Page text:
From then on, when Ramirez was unavailable, the team could take no more of either, and it was Nick Punto who got the playing time. Back in Triple-A, Gordon started seeing some time at second base in June, eventually playing 20 games there. Gordon returned in August when Ramirez hurt his shoulder in Chicago, but started only three games before going back down.

Unfortunately, one of them was this mess on August 11:

This all came despite Gordon having what is probably the most Dee Gordon game ever. Gordon made what was an admittedly nice defensive play in the early innings, then struck out in that big spot in the second. He then used his outstanding speed to get on via a bunt in the fourth and an infield single in the seventh, around another whiff in the fifth. But he also made an error in the third… and another in the sixth… and another in the eighth. It was an embarrassing night for him, and frankly I’ll be surprised if Nick Punto doesn’t start every game until Hanley Ramirez is ready.

That’s more or less what happened. He came back up once again when rosters expanded, but started only three games in September. (He made an error in one, and somehow managed to get only one assist combined in the other two. For a shortstop, that seems impossible.)

With Matt Kemp out and Andre Ethier hobbled, Gordon made the NLDS roster, even shagging some balls in center as an emergency option. He didn’t bat, but you might remember his one appearance in Game 2:

He somewhat surprisingly made the NLCS roster too, and again didn’t bat, appearing only when Adrian Gonzalez was bizarrely lifted in Game 1.

Gordon still has an option remaining, so unless he’s traded, his 2014 might look a lot like his 2013 — a whole lot of time in Albuquerque, with occasional recalls when injuries strike. He’s going to be 26 next year, and in 669 plate appearances he’s hit just .256/.301/.312, with generally terrible defense. The good news is that his walk rate this year both in the bigs (9.4%) and in Triple-A (11.8%) were career highs, so there’s perhaps some indication his plate discipline is improving.

But for all his speed, he’s not a particularly effective base-stealer, and I no longer hold out any hope he can play shortstop well enough to be usable there in the bigs, because he’s just awful. Second? Center? Maybe, maybe not, though they seem committed to giving the outfield a shot in winter ball. It just doesn’t seem likely he’ll find out in Los Angeles.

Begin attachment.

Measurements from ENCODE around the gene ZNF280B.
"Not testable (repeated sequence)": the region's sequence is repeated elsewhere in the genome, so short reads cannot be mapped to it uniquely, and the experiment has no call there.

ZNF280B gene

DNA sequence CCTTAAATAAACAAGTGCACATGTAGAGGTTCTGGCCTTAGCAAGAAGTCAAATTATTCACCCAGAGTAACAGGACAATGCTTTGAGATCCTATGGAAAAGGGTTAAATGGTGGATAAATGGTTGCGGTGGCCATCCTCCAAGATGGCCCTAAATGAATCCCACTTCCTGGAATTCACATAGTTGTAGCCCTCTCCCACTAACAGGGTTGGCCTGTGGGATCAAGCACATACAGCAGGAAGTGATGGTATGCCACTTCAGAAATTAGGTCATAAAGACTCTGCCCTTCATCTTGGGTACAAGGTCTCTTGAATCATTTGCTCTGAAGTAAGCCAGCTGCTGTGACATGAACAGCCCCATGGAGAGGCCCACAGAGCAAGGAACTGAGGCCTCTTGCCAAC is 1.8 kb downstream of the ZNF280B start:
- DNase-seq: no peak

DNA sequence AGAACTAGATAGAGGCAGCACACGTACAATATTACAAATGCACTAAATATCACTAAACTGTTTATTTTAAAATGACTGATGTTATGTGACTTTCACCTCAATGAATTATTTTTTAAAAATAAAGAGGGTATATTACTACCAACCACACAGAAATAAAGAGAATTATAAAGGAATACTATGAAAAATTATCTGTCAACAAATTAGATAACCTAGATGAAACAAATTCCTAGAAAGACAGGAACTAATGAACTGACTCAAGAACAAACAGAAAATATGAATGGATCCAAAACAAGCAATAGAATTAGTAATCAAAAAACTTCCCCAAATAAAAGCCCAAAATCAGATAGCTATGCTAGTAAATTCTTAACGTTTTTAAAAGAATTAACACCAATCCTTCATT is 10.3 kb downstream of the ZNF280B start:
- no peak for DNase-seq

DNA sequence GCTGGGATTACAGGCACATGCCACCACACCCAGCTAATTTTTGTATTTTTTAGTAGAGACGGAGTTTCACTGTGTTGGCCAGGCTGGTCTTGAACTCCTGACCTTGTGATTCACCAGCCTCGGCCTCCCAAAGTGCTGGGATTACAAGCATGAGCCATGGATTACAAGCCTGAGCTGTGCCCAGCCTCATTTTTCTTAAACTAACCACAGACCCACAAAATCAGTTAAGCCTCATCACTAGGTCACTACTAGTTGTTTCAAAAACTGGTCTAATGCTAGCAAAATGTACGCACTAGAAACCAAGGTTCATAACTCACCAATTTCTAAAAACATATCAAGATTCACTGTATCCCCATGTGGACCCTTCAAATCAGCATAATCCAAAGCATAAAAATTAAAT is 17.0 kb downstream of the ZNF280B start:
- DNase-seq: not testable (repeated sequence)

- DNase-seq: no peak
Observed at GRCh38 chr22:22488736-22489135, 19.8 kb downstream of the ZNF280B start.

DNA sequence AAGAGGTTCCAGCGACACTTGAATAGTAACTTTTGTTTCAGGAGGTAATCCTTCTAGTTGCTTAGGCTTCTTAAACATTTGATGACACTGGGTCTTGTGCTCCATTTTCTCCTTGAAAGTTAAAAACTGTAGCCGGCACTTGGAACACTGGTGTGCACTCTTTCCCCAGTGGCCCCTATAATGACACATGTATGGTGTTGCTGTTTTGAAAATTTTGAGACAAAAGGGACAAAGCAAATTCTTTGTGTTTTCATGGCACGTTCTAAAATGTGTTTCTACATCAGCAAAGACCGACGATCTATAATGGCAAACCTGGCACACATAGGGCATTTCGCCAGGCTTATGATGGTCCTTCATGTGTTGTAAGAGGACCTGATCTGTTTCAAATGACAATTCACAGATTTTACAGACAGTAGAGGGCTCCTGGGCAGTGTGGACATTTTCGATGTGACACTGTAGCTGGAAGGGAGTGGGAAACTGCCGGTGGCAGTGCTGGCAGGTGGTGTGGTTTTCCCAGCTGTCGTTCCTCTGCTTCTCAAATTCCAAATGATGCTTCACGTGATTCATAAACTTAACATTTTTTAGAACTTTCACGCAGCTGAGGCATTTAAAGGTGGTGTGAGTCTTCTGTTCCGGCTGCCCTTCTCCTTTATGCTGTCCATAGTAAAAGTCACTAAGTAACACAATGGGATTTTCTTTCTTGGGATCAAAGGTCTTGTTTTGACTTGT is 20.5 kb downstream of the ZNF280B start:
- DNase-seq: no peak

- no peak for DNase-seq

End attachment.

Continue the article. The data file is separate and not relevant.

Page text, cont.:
******

Next! A shortstop you want to talk about! It’s Hanley Ramirez!

Dee Gordon Finding Another Position To Not Hit At

gordon_atlanta_2013-05-17

I joke, but only mostly. Dylan Hernandez of the Los Angeles Times reports that Dee Gordon is listed as an outfielder for Dominican Winter League team, Tigres del Licey, and it makes sense at this point. (The MLB.com roster page still says “SS”, but Ken Gurnick says he “will play the outfield,” and that team does have Jurickson Profar, so that’s good enough for me.)

Licey’s own site put out a release saying that Gordon would be in uniform for tonight’s game against Aguilas, though it appears he didn’t play, and they refer to his time there last season in “his original position of shortstop,” so there’s that.

There’s also this, which isn’t really related but is still worth sharing:

The information was offered Monday by the club’s general manager, Manny Acta, who added that the veteran Guillermo Mota also preparing to join the Tigers’ pitching staff.

While I was against a Gordon position switch at one point, arguing that a move off of shortstop would cut his already limited value, I’ve changed my opinion, because I no longer have a lot of faith that he can handle short. He’s had more than a full season of play to prove that he can’t, and it’s not like it’s steadily improved, either. (Not to put undue importance on one game, but I assume no one’s forgotten his three-error mess on August 11, after which he never really played again.) Since the Dodgers are overstuffed with outfielders and have just about nothing behind Hanley Ramirez at shortstop, I’m guessing the team is more than convinced he can’t handle it either.

We’ve seen infielders who proved they couldn’t handle the left side move to the outfield before, whether it was shortstops like B.J. Upton & Billy Hamilton or third basemen like Alex Gordon & Ryan Braun. The difference is that Alex Gordon & Braun are elite hitters, and Upton was productive before cratering this year. Hamilton is probably the player most closely associated with Dee Gordon, but his speed seems to be even better.

Gordon’s minor league line is superior to Hamilton’s, though of course he’s proven that he can’t hit big league pitching, while Hamilton hasn’t yet had that opportunity. And that’s really the point, here, because it’s great to get Gordon some added flexibility and hope that maybe he can be a useful multipositional player in the bigs. But if he can’t improve his batting skills to be something less than putrid in the bigs, it’s not going to matter where he can or can’t play in the field.

Hoping that he can maybe be a bench player is a long, long way away from when we’d hoped he might be a star, isn’t it?